The main target objectives should be the electric power grid in Germany, the transportation network (rail, inland water, and highway), and the oil and petroleum industry – whit final attacks on urban areas. It was accepted that this program might not be accomplished without some serious diversions. As an “intermediate objective” prerequisite to successful long-range bombardment operations, it would be necessary to neutralize the German Air Force by attacking its bases, the aircraft factories which nourished it, and the light metals industries upon which those factories depended. And to protect the security of bases and the sea lanes which connected them with American production centers, it might be necessary to attack submarine bases, surface craft, and “invasion” bases on the continent.143
To calculate the force required to accomplish these missions, estimates were made as to the number of individual targets which must be destroyed to disrupt each of the target systems enumerated, as to the bomb weight required for each, as to the total bomb lift required according to computed coefficients of aiming errors under combat conditions, and finally, as to the number of planes required to deliver that total bomb load within the accepted time schedule.144 The resultant requirements, in terms of tactical groups, were: medium bombers (B-25, B-26) – 10; heavy bombers (B-17, B-24) – 20; [very] heavy bombers (B-29, B-32) – 24; VLR heavy bombers (40-mile-radius types) – 44; in all, a total of 98 groups, with 6,834 aircraft. it was expected that these planes, other than the 4,000-mile-radius type, would be based in the United Kingdom and the Suez region; and that since the latter type would not be available before 1944, an interim
program utilizing duplicate bombardment crews for the other types should be initiated in 1943. For protection of the air bases, 10 pursuit groups were to be located in the United Kingdom, 6 in the Near East. To avoid over-congestion in those areas, the 4,000-mile-radius planes, when available, would be based elsewhere, as in Newfoundland, Greenland, Africa, or India.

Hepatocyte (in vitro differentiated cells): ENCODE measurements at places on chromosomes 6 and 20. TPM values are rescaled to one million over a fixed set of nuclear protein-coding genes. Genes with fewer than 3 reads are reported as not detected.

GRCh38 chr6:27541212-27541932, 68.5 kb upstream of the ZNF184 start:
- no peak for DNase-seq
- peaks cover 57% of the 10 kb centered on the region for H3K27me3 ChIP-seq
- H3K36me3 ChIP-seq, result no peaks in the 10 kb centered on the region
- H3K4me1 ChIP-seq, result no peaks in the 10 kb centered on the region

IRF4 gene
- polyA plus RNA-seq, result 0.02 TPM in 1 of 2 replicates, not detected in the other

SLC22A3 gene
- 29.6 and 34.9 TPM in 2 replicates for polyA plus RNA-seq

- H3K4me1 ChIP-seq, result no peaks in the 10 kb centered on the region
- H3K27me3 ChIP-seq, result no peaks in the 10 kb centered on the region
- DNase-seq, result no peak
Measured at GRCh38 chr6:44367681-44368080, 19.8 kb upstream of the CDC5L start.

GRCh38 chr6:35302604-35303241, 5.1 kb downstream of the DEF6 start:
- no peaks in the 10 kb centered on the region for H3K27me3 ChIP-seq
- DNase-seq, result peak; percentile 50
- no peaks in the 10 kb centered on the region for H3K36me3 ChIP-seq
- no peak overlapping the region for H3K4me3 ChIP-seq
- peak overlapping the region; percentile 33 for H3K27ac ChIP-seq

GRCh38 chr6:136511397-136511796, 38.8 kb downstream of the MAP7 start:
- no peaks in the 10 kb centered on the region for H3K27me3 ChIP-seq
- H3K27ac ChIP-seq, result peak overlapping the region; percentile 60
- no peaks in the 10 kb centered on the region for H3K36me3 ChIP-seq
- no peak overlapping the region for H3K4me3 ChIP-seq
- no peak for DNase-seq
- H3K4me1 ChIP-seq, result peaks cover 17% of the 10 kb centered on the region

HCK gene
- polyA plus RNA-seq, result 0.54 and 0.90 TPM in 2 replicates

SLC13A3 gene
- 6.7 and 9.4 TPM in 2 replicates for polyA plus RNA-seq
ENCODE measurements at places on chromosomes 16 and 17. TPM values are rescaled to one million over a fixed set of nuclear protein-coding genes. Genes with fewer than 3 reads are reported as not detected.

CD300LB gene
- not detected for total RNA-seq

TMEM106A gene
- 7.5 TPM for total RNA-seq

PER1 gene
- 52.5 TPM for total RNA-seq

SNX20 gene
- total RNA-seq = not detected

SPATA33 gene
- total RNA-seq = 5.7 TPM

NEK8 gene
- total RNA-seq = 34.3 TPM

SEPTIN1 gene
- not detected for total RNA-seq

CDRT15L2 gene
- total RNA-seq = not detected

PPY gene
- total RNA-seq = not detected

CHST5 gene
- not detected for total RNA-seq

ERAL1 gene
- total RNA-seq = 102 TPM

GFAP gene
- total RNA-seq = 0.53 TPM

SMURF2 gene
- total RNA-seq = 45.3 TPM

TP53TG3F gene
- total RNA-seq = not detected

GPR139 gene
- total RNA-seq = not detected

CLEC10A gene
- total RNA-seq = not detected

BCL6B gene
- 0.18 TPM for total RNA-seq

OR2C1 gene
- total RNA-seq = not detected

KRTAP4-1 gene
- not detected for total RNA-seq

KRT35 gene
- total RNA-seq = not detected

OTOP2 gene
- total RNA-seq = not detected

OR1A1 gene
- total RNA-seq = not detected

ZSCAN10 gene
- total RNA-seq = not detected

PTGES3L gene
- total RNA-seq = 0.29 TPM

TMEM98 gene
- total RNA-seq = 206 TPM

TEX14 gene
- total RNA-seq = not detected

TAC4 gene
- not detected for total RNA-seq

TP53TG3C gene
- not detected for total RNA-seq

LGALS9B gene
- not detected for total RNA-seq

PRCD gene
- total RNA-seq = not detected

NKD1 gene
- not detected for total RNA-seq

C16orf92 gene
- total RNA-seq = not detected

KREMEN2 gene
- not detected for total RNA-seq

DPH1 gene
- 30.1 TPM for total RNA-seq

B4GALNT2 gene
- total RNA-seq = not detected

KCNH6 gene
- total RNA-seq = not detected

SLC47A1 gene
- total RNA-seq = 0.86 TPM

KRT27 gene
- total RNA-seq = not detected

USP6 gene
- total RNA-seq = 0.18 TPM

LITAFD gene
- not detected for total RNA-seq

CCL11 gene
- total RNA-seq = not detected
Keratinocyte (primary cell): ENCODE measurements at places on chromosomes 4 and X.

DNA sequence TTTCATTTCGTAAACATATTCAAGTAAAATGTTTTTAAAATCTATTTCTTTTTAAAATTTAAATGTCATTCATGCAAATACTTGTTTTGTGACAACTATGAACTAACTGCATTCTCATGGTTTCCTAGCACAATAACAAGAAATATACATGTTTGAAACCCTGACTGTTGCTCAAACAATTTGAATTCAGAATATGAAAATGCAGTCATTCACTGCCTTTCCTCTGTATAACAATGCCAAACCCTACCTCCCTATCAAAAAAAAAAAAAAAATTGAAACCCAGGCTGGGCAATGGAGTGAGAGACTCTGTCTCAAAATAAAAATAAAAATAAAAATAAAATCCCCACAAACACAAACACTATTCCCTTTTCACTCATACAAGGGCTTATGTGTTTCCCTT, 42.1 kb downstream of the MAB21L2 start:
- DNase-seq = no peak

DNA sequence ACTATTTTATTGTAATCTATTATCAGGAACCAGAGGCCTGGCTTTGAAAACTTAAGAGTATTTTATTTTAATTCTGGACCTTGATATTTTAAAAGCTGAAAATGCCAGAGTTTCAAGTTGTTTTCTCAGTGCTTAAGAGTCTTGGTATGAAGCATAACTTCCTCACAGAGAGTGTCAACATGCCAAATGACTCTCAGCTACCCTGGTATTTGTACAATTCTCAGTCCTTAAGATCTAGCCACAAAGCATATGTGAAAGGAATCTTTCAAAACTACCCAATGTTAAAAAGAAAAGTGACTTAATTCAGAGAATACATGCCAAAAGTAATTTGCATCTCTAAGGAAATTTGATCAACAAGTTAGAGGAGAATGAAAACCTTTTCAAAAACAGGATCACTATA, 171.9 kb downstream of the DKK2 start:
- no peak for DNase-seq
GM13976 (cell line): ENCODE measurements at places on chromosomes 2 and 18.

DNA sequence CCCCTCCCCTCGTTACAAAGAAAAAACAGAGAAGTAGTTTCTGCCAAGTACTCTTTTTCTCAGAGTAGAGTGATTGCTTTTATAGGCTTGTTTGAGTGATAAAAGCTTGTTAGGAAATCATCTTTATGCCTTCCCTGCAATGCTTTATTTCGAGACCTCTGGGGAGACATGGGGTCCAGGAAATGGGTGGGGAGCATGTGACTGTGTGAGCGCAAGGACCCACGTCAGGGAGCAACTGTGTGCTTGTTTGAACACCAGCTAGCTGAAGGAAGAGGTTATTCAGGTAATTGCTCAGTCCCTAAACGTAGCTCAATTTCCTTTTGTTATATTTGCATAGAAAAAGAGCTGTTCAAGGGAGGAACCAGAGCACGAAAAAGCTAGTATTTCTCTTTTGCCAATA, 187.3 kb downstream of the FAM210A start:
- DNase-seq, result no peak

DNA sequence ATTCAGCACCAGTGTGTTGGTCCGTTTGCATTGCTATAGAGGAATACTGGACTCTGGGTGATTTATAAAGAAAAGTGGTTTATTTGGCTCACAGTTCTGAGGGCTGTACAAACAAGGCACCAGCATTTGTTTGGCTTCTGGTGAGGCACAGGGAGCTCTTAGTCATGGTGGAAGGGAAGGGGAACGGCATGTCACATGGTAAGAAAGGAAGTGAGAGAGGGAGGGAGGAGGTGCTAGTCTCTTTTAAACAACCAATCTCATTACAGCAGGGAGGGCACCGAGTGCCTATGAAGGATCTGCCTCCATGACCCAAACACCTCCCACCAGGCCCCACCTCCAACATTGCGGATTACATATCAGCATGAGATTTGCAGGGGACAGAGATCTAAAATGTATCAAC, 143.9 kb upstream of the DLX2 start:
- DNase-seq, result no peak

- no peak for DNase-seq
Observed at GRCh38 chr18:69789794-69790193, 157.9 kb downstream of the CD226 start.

The success of the whole program was predicated upon the ability of American bombers to conduct daylight missions far into Europe. In spite of earlier German and English experience, it was concluded that “by employing large numbers of aircraft with high speed, good defensive fire power, and high altitude,” it would be feasible to make deep penetrations into Germany by day. But to guard against expected improvements in German fighter defense, it was suggested that experiments be begun immediately to develop a heavily armed and armored escort fighter with long-range capacity.145
The planners considered it improbable that a large-scale invasion of Europe could be made before spring of 1944, which would coincide with the climax of the bomber attack, and they believed that “if the air offensive is successful, a land offensive may not be necessary.” Complete victory through air power alone, however, could not be assured, and provision was made for close support of ground forces in that assault. The tactical air force should include 13 groups each of light bombers (A-20) and dive bombers, 2 photo reconnaissance groups, 108 observation squadrons, and 19 transport groups.146 Pursuit units would include 5 groups set up as reserve for the British Isles and such of the interceptor units there as might be spared.
Separate provisions were included for aircraft for training and for the transport of air matériel.147 Estimates were made for the requirement in pilots (103,482) and in total personnel (2,164,916),148 and some general statements were given as to the methods of training.